Happy Halloween! Since it’s the day of all things scary, we asked our analysts at the Marchex Institute to share some insights about the more frightening calls they’ve analyzed. They found three types of dread-inducing callers. Check them out and see which ones you recognize.
First, there’s the Venter. Usually, venters are calling about a frustrating issue that they’ve been unable to resolve quickly. Often, they’ve had to call multiple times and they take it out on the agent. Agents, get calls such as these:
“This is my third call to fix this problem… Why can’t you people get this fixed?”
For a successful outcome to this type of conversation, it’s important to emphasize to the caller that a resolution is forthcoming.
Emphasize your commitment to helping
When venters call with a problem, it may help to make them feel like their issue matters. By stating a commitment to resolve their issue, the rest of the call may go smoother, for both for the caller and the call agent.
Another scary caller is the Demander. Demanders want a better deal than they originally agreed to, or better than an offer states. Demanders will stay on the phone and even endure multiple transfers to have their request met. Here’s how a call with a Demander might go:
“I know that’s the regular price, but I’m sure you can give me a better deal. I’m a good customer, and I’m sure you don’t want me to call (your competitor)—what can you do for me?”
“I’m disappointed because a lot of other companies are offering lower prices and… I’ve been with your company fifteen years and I don’t really want to leave, but if it’s coming down to cost here, then going to have to…”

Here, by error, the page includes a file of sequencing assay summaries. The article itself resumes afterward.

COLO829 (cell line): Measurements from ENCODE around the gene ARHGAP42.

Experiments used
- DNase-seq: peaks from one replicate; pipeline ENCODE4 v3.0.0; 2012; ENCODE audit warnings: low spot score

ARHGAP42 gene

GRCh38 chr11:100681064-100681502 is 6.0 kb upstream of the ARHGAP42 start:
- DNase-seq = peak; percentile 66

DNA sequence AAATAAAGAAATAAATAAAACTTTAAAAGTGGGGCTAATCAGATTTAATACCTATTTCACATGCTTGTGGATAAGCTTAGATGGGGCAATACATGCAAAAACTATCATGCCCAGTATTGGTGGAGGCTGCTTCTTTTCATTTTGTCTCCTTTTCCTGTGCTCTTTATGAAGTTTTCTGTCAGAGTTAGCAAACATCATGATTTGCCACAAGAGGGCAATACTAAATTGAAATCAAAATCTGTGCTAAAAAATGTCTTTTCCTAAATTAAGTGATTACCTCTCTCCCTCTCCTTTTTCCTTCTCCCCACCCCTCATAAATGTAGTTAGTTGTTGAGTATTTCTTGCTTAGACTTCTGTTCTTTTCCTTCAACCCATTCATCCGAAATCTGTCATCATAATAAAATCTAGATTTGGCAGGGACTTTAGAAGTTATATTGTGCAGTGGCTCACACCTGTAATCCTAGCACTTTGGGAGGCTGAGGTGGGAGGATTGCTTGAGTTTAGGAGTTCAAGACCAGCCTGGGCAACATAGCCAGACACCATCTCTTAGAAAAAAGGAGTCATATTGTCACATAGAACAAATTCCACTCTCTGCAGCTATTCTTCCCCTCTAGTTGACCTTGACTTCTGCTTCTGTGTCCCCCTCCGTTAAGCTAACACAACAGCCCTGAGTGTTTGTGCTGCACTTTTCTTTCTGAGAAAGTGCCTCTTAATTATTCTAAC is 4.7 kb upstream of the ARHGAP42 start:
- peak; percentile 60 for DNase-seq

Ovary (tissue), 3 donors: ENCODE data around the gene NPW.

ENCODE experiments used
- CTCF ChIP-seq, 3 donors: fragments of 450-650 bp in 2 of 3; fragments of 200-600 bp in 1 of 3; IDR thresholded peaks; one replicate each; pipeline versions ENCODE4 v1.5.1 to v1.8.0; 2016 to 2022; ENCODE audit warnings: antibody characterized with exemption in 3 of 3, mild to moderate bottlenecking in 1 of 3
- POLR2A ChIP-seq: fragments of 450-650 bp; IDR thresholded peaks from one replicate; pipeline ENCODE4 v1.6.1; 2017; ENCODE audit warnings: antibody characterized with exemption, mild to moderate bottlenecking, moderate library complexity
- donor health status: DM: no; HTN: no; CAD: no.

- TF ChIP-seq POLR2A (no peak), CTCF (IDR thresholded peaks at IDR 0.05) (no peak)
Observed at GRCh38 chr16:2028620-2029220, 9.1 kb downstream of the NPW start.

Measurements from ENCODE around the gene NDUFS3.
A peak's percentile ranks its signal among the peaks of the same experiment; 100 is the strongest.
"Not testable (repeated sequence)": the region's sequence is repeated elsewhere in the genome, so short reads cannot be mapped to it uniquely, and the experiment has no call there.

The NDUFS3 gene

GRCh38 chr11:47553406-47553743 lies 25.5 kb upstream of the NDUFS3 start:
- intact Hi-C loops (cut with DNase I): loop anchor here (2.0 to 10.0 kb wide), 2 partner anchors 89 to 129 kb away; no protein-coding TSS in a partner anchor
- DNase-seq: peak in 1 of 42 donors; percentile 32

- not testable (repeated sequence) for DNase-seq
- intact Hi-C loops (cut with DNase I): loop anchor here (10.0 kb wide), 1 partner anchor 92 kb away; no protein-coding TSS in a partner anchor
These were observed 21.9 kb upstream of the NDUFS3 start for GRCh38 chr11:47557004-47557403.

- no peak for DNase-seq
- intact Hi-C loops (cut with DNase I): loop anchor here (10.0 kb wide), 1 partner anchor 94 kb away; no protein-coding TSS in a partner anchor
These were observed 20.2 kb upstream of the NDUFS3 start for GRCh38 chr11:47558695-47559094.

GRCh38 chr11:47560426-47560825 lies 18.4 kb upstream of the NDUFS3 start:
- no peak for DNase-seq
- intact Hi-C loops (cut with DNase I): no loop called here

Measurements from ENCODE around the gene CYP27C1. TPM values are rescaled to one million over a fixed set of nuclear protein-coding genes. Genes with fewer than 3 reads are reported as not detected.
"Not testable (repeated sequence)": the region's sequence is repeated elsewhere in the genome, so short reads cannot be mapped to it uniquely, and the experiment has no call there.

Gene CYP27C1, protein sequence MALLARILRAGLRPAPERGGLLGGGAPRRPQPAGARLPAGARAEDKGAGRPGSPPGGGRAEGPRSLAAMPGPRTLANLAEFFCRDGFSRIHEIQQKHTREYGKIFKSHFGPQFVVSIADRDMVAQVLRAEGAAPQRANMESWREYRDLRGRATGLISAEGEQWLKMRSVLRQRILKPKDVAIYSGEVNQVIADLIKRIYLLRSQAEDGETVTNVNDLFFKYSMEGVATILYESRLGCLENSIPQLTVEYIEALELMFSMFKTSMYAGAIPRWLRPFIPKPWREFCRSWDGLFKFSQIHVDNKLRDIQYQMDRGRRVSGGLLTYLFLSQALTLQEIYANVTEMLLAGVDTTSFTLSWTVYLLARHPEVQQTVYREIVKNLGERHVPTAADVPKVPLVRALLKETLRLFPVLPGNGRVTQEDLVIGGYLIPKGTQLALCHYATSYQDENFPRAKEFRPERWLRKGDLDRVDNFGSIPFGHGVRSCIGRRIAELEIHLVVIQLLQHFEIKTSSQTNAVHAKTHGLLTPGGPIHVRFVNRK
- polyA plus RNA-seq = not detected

These callers are questioning the value of the service. For a successful outcome, the caller should realize they are getting good value.
Restate the value of your service
These customers should be reminded of your company’s value proposition, which can go beyond merely price. Try restating the benefits or features of your product or service to remind them why they picked your company in the first place. If your agents are empowered to offer a deal, even if it’s not the one asked for, this can often successfully resolve these calls.
Our final scary caller is the Canceller. This caller, while often calm or matter-of-fact, may be the scariest of all. They have done their homework and know there’s a better deal out there. Or perhaps they’re unhappy with the service they’ve received and have made up their mind to move. Here’s how a conversation with a Canceller might go:
“I told your customer representative at the time to use this call as a training example to see how you treat customers that have been with you for over 12 years. I want to cancel.”
“I’m upset about the miscommunication I was given—I’ve been a customer for 15 years! I feel like I should cancel my account and go to [your competitor].”
Dealing with Cancellers can be more difficult, because they’re most often operating from a rational mindset: it’s strictly about value, and they think they’ve found better value elsewhere. Having a conversation with these callers and being a good listener may be the best chance at turning them around.
Be willing to apologize
People make mistakes; companies do, too. If during a call, you discover an error on the part of your company, consider training your agents to quickly owning up to it and offering to make it right—this can go a long way toward deescalating a scary caller to simply a customer with an issue that you’re already addressing.
Halloween comes but once a year, but it makes sense to be prepared to deal with scary calls every day.
To learn how Marchex can help you improve relations with your callers, read our e-book, “Last Mile Marketing: Converting a Caller into a Customer.”